The Differences Between Popular Science Disciplines

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Positivism was the ideology that initially underpinned all disciplines of early sciences and describes a belief that the complete objective truth can be reached. Natural scientists today hold the universal belief that a truth can repeatedly be exampled until it is falsified by way of methodical research, indicating a positivist approach which incorporates an objective reality. However as time and advancements has progressed, social scientists have embraced the ideology of probabilism. This is the notion that where the subject matter incorporates numerous anomalies and contingencies, the appropriate action is to downsize the explanations to accurately fit the probabilities of the work (Duus-Otterström 2009, p. 576). Human nature is defined by individuality, free will and a multitude of differing social circumstances, therefore our ability to explain or predict behaviour has definite limits (Duus-Otterström 2009, p.574). Probabilism minimises the definite or positivistic ideologies and changes the ‘always’ and ‘never’ to ‘more’ or ‘less likely’ (Goodin & Klingemann 2009, cited in Duus-Otterström 2009, p.576). This probabilistic view which results in more modest conclusions might project the accuracy of knowledge promoted within the social sciences as hollow or without substance as it possibly appears as indeterminate. Whereas the core knowledge of the natural sciences, determined from a positivistic ideology, may be interpreted as more robust and certain.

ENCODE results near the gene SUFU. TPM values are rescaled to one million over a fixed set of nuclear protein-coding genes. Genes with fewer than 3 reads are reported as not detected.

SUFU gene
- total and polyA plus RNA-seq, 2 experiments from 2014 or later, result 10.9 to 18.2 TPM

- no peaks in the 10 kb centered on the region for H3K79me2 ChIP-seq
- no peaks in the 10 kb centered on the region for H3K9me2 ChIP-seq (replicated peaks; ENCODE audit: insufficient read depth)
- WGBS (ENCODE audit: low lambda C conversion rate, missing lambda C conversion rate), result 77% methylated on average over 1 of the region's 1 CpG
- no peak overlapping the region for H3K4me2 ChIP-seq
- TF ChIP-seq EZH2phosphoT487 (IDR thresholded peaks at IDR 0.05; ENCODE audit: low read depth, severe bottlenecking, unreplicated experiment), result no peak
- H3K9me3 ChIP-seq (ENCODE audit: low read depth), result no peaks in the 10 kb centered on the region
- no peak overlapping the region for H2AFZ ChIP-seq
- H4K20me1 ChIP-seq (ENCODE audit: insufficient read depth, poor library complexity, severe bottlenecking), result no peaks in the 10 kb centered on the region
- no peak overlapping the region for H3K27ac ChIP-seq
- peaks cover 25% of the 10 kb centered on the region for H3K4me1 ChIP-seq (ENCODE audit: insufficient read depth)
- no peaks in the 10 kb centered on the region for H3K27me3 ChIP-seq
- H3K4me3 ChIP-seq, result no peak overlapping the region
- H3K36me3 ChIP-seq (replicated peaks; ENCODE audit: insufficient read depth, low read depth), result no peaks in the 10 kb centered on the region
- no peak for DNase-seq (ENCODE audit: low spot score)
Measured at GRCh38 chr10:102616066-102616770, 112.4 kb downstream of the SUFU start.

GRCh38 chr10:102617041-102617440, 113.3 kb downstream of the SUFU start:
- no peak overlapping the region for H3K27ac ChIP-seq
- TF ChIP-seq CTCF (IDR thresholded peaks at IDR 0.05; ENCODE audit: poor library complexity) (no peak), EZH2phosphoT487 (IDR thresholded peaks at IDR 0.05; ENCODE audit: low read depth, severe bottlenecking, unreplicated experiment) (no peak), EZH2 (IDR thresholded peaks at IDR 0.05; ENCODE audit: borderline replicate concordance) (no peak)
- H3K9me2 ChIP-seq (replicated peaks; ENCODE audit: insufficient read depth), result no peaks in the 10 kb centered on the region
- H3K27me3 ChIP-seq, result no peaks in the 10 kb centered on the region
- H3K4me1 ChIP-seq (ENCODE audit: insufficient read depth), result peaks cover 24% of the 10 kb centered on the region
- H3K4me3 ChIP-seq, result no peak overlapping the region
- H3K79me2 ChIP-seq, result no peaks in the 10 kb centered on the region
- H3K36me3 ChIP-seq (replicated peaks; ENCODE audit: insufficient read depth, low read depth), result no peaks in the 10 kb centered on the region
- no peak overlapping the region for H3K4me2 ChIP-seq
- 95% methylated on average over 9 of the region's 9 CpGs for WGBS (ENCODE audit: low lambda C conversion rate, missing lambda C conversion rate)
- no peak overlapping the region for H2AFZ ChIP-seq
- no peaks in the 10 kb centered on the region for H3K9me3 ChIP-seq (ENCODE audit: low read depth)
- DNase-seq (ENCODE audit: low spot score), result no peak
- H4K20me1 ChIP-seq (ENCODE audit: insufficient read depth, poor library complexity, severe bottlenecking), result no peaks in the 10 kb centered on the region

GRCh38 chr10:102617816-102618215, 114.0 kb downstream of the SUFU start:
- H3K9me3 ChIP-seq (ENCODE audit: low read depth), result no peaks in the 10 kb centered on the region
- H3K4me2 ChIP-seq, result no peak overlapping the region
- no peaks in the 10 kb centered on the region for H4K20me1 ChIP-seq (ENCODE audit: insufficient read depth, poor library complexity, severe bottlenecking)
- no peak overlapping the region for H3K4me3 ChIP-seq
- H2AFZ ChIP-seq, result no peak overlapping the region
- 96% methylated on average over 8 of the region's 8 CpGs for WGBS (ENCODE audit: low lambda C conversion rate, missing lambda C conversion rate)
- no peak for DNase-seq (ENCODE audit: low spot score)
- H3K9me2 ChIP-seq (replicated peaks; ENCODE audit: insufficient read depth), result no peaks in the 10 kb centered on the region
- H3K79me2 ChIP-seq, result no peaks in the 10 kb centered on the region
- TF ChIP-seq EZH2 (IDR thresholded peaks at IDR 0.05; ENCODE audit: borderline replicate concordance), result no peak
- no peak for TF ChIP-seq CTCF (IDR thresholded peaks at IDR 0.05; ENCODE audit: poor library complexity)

The probabilistic view of social scientists is evident in the metaphenomenal discourse within the discipline. The functional roles within a field of study or work are characterised by discipline specific terminology and due to the work of social scientists, with the ideologies of ...

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